Most of the suspense was long over when the final routines of the inaugural team event in ice dance were skated Sunday night.
Host Russia would win the gold regardless and Canada the silver – its second silver medal of the Sochi Games and fourth overall.
In the end, it wasn't even close. Russia was the strongest across all disciplines; the Canadians couldn't match up in the women's event, with 15-year-old phenom Yulia Lipnitskaya head and shoulders over Canadian Katelyn Osmond.
The gold medalists finished with 75 points. The Canadians had 65, and the American bronze medalists 60.
The only suspense came out of the medals, where Italy edged out Japan for fourth place by finishing one spot better in the ice dance.
Any potential prejudice in the ice dance portion, the subject of so much talk earlier in the week after a story in the French sports newspaper L'Équipe, wouldn't have come close to affecting the medal results, even if it had occurred.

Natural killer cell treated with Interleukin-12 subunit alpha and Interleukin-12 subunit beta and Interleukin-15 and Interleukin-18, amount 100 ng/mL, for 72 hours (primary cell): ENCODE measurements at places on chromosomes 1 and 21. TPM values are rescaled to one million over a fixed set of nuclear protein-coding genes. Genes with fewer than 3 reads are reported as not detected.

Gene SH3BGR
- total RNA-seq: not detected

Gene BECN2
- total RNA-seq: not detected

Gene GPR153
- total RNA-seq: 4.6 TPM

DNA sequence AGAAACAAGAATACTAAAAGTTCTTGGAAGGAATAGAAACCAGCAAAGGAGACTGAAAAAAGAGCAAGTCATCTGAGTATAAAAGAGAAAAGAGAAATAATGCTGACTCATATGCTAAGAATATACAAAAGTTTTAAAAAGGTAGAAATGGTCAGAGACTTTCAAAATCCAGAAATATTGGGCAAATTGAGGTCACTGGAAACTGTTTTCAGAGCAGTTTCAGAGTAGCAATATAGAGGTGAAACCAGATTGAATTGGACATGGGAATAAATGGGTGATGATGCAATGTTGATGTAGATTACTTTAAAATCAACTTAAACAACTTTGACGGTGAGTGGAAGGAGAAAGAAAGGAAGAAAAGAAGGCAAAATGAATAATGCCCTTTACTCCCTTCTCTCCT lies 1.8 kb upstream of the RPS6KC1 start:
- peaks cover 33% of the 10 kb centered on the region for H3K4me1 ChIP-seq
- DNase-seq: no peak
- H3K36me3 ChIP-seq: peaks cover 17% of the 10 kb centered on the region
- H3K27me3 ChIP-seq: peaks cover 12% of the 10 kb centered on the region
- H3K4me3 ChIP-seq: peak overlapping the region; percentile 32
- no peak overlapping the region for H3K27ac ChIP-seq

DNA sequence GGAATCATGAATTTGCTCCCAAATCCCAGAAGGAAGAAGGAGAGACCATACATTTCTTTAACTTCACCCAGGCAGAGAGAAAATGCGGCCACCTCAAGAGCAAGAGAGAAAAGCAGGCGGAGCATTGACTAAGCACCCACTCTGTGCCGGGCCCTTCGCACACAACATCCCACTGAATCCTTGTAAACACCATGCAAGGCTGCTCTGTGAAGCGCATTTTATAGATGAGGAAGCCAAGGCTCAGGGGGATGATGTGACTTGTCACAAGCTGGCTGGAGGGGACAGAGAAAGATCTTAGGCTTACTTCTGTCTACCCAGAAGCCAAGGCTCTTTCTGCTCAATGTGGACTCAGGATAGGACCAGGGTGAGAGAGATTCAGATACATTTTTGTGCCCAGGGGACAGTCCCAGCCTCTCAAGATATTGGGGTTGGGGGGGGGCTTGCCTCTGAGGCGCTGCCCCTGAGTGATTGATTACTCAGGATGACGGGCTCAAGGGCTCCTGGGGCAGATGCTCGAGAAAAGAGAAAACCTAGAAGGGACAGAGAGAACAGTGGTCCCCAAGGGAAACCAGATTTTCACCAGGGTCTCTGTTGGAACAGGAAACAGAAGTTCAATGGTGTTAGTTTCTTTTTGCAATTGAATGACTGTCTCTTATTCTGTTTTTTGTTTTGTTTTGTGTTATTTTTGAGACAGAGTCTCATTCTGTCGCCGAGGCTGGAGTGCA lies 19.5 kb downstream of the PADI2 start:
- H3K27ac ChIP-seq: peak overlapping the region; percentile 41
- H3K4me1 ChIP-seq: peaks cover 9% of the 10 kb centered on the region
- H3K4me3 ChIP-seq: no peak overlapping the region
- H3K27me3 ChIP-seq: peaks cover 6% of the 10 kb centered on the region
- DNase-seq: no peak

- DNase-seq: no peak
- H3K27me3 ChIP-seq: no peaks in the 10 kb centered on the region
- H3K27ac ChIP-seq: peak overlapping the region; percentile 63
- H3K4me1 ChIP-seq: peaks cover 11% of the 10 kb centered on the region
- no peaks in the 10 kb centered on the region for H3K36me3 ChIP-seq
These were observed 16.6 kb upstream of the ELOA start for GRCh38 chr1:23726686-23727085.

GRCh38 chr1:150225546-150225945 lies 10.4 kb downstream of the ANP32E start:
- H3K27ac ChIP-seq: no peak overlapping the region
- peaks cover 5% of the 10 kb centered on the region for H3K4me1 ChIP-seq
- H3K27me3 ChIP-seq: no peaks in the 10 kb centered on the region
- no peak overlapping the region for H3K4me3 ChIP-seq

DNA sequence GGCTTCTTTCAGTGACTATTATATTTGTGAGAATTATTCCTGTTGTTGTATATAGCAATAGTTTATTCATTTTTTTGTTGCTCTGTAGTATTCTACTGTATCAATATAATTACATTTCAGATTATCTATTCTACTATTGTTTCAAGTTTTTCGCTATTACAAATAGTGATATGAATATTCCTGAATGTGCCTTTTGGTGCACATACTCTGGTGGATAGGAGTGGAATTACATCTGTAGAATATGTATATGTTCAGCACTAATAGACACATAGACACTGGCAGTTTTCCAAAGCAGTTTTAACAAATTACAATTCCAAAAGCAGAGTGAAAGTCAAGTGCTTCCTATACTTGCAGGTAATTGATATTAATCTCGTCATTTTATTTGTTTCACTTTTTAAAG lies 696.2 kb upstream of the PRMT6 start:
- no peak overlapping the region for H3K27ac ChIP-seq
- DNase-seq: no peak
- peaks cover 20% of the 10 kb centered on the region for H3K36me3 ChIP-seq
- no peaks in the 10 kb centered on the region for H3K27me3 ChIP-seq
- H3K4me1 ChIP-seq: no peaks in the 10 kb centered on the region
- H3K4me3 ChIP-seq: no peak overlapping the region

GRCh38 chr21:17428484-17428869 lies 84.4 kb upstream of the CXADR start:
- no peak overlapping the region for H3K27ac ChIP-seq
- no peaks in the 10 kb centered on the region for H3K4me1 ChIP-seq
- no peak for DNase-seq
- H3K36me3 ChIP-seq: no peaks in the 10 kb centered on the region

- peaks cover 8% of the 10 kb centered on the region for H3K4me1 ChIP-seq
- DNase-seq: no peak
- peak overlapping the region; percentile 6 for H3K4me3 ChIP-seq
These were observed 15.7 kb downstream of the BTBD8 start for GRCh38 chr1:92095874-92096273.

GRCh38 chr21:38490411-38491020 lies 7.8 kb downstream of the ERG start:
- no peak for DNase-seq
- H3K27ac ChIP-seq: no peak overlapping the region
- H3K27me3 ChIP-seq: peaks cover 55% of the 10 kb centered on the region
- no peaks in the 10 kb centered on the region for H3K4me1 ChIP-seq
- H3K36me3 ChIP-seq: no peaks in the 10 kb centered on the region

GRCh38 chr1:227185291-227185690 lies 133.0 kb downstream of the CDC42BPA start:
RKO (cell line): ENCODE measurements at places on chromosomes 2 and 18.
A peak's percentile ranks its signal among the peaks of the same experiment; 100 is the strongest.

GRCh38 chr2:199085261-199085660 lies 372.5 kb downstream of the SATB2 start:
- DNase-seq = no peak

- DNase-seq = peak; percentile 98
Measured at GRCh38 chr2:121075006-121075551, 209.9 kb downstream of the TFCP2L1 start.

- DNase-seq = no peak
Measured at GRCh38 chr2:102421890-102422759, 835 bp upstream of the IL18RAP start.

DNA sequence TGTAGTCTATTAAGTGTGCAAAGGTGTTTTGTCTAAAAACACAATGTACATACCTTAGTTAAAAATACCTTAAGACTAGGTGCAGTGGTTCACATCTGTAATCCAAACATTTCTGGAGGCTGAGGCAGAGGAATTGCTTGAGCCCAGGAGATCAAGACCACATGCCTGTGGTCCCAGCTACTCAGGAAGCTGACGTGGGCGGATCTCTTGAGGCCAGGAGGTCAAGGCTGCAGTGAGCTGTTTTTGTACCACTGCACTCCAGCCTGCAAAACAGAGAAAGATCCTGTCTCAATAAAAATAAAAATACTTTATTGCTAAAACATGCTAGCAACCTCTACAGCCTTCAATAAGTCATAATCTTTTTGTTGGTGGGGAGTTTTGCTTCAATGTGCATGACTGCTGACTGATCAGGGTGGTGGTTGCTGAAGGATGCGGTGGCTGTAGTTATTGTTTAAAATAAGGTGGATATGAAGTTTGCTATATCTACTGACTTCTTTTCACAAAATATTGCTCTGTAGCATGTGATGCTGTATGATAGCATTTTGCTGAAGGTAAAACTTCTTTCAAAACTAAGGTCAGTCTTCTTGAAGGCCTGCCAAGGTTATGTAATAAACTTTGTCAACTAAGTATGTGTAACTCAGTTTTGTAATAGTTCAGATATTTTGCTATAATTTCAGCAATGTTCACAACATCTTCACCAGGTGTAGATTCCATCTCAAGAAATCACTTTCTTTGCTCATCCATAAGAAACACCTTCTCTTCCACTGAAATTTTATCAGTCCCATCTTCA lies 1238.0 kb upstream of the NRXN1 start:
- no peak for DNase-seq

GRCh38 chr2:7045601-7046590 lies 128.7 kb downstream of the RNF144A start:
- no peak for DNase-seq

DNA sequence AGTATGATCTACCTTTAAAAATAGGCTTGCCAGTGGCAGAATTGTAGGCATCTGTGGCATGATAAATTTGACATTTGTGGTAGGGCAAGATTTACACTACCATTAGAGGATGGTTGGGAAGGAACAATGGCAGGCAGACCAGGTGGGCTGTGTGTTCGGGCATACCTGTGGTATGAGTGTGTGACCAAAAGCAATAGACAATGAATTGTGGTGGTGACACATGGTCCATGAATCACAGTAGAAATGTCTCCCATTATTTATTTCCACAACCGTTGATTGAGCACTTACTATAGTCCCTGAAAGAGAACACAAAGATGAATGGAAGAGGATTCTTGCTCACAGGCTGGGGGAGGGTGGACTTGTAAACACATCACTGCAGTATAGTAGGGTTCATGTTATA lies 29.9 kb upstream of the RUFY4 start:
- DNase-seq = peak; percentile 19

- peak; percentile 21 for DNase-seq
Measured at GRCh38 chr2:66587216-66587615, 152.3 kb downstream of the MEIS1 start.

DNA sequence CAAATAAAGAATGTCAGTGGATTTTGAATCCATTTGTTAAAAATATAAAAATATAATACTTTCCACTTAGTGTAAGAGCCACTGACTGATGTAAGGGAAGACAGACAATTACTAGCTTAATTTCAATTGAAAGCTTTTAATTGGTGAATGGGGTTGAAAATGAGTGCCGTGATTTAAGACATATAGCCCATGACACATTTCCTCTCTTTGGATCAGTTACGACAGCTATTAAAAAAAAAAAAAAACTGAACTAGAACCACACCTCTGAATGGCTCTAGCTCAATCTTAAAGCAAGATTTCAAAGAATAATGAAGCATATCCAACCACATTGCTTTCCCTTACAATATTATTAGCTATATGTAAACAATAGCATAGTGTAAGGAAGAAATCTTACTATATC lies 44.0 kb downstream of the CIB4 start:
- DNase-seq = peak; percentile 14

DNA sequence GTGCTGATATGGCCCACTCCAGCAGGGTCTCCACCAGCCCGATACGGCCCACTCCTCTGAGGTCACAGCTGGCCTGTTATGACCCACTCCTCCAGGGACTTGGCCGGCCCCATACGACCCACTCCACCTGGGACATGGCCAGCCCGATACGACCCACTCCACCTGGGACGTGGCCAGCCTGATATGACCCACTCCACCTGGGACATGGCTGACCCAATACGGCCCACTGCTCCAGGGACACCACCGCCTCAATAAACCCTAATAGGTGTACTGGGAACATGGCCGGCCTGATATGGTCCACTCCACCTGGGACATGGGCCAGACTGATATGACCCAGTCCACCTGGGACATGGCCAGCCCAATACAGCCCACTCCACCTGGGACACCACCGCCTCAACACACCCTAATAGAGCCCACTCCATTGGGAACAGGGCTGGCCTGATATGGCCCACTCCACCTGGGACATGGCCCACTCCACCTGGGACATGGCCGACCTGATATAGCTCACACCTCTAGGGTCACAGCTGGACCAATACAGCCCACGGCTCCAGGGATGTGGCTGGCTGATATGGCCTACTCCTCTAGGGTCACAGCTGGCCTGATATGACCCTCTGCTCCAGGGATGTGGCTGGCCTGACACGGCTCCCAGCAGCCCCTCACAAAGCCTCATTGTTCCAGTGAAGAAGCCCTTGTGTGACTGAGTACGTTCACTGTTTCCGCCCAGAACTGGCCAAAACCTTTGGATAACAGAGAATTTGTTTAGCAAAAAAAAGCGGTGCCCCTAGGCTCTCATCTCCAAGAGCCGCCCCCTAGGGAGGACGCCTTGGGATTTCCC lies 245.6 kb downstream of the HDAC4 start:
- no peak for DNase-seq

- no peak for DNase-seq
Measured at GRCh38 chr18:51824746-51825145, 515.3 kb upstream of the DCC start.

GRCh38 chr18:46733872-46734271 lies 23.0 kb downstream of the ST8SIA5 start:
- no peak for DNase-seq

Team Canada was ahead by six placement points before the ice dance long program wrapped up the event. Americans Meryl Davis and Charlie White outpacing Canadians Tessa Virtue and Scott Moir – again – only allowed them to make up one point in the standings.
On the positive side, Virtue and Moir had no problems with their twizzles, as they did in the short program.
Both teams had minor mistakes, though. And in spite of that, the Americans scored 114.34 points for their routine, nearly seven points more than the Canadians. That total was a new world record in the current scoring system.
"Hmmmmmmm," mused CBC skating analyst Kurt Browning.
The ultimate difference between the two pairs – stylistic preferences aside – is that the Americans' footwork sequences are graded at a slightly higher level.
Still, that's a huge gap. And that will keep the judging "scandal" story alive for another week. The individual ice dance event doesn't begin until next Sunday.